So, I don't think we've ever discussed tipping in this blog. Have we?
I crack myself up.
Of course we have. But today is different. Today we are going to have a calm, reasoned, rational and fact-based discussion on tipping because, while looking on the internet this week for something entirely different, I ran across "Beyond Gratitude and Gratuity: A Meta-Analytic Review of the Predictors of Restaurant Tipping" by Michael Lynn and Michael McCall.
Yessiree, I found an honest-to-goodness, 42-page research paper on tipping that was funded with a grant from the Center for Hospitality Research at Cornell University, a well-known institution of higher learning and the alma mater of Andy Bernard on the hit television show "The Office." And I read a lot of it, except for the parts like this:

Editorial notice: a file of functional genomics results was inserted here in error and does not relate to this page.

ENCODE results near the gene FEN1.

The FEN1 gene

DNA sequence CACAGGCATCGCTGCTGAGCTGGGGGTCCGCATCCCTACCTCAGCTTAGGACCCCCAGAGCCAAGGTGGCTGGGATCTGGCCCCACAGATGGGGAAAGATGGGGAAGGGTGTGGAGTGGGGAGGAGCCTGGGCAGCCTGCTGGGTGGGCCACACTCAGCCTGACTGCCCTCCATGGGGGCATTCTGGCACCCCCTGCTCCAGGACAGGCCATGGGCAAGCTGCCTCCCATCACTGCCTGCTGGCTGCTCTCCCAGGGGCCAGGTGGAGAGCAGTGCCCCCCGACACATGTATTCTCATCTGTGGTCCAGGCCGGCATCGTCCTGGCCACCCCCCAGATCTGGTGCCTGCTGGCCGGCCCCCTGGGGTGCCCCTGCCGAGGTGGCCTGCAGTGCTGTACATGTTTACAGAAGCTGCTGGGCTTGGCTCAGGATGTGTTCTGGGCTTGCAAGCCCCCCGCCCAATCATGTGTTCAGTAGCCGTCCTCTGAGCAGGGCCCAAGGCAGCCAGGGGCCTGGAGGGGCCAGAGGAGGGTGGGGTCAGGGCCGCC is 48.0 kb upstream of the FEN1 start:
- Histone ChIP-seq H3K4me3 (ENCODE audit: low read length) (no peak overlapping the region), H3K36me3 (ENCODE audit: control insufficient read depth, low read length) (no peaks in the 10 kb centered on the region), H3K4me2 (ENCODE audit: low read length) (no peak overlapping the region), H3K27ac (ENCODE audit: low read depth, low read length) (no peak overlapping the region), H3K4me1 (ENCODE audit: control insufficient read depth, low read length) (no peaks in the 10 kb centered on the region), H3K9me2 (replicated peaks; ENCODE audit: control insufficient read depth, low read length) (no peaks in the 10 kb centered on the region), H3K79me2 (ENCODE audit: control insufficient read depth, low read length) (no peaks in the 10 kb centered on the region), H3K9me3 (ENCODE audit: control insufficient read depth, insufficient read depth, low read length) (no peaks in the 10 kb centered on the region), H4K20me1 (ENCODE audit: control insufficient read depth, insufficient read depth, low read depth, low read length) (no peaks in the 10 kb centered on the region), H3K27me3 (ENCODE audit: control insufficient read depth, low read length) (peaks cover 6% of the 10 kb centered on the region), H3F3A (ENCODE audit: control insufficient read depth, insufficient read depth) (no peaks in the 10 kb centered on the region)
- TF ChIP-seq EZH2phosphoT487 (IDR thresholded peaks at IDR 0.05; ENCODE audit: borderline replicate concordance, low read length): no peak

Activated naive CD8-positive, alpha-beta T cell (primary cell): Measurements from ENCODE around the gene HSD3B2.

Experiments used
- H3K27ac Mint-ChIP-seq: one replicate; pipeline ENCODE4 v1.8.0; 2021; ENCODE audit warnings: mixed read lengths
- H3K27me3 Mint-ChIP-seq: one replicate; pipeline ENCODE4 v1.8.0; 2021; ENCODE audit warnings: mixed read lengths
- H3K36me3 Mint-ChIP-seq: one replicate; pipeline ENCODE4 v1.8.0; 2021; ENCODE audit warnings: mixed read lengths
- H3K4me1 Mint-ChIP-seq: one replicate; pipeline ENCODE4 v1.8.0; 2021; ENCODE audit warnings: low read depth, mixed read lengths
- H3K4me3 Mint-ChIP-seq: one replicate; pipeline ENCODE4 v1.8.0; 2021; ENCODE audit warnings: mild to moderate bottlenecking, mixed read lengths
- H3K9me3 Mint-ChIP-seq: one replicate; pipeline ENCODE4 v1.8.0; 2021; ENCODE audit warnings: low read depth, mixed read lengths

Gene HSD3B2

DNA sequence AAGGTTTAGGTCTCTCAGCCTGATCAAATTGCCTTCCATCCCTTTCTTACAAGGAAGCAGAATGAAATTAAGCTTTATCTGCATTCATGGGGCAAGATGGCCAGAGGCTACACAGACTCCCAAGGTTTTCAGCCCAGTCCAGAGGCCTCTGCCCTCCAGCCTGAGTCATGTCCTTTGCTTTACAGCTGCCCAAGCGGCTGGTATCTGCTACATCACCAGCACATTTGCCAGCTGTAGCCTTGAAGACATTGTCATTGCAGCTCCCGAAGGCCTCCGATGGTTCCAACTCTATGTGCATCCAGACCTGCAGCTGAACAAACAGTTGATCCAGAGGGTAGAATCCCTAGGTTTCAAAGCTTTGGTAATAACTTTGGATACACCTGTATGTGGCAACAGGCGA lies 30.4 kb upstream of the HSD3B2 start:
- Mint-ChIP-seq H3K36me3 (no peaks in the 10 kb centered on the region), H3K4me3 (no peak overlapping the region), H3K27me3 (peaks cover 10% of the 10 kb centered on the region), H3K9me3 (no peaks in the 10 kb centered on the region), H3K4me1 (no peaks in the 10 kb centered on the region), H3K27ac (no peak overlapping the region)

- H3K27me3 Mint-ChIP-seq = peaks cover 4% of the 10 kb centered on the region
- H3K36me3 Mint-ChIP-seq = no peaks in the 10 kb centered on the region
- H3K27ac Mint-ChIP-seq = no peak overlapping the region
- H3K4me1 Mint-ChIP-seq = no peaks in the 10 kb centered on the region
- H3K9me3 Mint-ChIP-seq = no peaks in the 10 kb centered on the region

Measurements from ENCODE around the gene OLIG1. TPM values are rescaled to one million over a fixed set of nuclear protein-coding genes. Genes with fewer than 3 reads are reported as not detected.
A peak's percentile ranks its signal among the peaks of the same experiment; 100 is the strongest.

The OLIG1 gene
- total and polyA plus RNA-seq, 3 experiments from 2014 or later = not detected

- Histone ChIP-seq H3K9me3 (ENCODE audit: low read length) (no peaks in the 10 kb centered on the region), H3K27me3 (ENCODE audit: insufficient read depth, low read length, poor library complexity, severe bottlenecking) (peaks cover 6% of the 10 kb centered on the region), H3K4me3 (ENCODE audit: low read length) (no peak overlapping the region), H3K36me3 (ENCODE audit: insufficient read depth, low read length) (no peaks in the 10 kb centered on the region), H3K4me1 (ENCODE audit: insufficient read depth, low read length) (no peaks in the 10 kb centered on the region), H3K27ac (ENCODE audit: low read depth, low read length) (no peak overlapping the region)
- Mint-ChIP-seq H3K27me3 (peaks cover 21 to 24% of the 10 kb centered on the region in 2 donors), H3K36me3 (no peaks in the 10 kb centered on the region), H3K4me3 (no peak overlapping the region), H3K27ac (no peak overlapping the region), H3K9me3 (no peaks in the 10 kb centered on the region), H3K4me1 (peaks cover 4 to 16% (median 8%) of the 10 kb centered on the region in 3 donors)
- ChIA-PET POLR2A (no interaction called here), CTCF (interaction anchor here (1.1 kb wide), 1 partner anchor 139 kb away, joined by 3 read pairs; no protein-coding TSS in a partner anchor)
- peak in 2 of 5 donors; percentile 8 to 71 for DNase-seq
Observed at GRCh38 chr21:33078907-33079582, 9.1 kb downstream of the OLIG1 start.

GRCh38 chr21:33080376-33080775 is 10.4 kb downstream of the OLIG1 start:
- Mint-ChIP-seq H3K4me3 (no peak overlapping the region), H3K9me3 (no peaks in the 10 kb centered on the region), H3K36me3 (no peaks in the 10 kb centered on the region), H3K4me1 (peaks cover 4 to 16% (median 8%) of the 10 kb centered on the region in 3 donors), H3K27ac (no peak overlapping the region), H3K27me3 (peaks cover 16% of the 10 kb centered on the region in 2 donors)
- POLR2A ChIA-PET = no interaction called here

"For each of the effects included in this meta-analysis we calculated two statistics – a correlation coefficient r that reflects the size of the effect and a z-score that reflects the statistical significance of the effect."
Let me save you, too, from having to read those parts and tell you that Lynn's and McCall's research found servers get bigger tips when they:
* Sell more food and drink (especially alcohol)